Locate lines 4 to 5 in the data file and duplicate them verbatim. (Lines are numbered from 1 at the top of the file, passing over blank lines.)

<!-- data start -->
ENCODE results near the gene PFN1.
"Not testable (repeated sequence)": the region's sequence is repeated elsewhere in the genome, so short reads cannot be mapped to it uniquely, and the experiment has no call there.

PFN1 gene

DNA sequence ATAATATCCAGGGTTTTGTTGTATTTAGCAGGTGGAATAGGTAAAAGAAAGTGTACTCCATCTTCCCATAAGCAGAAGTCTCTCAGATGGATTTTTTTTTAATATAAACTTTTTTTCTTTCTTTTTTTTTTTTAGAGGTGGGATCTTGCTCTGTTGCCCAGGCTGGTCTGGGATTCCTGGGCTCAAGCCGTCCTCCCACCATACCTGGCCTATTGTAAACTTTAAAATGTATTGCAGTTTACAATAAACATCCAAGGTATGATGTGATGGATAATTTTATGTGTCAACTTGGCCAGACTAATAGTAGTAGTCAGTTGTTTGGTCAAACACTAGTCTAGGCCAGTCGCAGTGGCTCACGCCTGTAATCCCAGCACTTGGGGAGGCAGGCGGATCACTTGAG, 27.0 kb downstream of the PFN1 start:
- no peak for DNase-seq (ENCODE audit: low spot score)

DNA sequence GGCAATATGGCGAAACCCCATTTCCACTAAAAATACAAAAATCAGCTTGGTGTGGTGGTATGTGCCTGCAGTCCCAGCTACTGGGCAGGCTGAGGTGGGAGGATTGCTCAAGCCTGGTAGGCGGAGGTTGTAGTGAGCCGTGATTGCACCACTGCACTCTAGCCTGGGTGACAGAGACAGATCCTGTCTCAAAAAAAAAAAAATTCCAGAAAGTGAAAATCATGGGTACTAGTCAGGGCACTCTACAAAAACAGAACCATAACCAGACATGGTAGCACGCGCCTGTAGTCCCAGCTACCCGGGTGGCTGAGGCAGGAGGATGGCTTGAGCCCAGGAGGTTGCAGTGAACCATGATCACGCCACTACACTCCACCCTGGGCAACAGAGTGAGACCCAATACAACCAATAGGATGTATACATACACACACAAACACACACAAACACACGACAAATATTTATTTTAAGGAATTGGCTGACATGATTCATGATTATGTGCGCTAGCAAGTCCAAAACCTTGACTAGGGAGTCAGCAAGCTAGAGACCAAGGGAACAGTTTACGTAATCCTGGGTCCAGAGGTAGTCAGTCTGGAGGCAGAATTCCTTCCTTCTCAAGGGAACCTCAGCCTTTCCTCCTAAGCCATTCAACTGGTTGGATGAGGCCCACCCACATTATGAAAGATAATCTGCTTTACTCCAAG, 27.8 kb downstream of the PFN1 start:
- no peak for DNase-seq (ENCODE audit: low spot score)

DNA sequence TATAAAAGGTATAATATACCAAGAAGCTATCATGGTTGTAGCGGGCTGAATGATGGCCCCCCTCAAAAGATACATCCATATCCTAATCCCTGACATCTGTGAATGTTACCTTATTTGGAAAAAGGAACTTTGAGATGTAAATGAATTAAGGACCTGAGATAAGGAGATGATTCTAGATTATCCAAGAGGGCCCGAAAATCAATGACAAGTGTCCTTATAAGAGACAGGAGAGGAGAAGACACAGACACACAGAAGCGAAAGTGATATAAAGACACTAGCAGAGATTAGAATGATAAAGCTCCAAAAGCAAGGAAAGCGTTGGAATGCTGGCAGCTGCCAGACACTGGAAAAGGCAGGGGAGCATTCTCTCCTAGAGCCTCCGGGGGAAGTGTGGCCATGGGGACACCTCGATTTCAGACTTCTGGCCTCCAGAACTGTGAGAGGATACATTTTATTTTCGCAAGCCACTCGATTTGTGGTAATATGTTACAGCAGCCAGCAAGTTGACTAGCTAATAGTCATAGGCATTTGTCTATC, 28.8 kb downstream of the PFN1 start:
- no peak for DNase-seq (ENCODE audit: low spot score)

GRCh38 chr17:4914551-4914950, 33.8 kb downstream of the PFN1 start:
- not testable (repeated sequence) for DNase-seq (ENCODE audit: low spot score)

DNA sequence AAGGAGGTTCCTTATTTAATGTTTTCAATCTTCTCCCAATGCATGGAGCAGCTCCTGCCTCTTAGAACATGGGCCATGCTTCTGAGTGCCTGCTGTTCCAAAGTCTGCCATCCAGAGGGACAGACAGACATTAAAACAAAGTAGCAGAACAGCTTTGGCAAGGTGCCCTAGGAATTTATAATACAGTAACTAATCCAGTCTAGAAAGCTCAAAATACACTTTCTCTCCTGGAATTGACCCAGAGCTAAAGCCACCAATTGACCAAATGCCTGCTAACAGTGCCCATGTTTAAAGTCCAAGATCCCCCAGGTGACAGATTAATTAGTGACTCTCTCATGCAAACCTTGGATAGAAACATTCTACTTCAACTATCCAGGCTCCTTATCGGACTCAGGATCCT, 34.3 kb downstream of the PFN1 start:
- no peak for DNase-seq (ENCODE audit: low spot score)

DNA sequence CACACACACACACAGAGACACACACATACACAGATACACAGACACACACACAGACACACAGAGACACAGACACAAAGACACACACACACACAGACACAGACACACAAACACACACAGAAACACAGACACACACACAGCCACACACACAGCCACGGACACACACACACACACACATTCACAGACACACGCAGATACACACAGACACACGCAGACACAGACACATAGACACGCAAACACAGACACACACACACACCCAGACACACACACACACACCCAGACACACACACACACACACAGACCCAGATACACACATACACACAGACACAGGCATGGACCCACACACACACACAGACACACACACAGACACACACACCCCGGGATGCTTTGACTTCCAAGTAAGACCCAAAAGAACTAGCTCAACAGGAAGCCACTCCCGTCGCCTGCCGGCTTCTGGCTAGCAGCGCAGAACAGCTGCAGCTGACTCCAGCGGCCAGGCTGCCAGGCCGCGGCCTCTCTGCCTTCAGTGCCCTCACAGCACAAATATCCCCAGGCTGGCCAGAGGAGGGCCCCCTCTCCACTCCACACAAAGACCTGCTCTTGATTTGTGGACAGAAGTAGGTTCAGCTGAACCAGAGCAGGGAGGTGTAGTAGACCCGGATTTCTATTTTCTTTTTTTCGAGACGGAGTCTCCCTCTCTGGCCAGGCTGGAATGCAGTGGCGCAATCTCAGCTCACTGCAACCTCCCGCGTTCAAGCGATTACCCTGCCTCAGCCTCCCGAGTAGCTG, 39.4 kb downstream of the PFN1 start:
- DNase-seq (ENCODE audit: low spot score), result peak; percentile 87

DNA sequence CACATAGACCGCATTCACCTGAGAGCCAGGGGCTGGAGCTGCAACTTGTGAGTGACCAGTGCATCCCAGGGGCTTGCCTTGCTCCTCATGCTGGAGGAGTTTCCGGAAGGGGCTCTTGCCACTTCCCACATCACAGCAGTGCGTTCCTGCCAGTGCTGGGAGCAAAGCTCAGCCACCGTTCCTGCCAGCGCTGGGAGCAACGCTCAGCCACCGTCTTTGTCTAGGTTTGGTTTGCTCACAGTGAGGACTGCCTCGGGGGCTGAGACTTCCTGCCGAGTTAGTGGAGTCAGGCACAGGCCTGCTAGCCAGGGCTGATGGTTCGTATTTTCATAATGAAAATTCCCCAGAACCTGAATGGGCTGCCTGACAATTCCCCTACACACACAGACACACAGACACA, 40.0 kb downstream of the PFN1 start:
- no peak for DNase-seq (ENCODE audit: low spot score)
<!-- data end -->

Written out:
DNA sequence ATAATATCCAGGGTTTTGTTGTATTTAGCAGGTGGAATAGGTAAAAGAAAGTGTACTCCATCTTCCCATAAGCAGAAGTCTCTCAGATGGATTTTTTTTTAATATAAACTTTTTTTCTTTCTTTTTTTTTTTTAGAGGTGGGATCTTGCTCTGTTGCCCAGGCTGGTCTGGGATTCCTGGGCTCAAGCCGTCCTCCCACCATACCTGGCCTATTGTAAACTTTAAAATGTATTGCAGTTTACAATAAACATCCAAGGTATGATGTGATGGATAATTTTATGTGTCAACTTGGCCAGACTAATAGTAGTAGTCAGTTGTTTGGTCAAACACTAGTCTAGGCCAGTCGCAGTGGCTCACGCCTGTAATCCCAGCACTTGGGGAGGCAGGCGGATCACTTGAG, 27.0 kb downstream of the PFN1 start:
- no peak for DNase-seq (ENCODE audit: low spot score)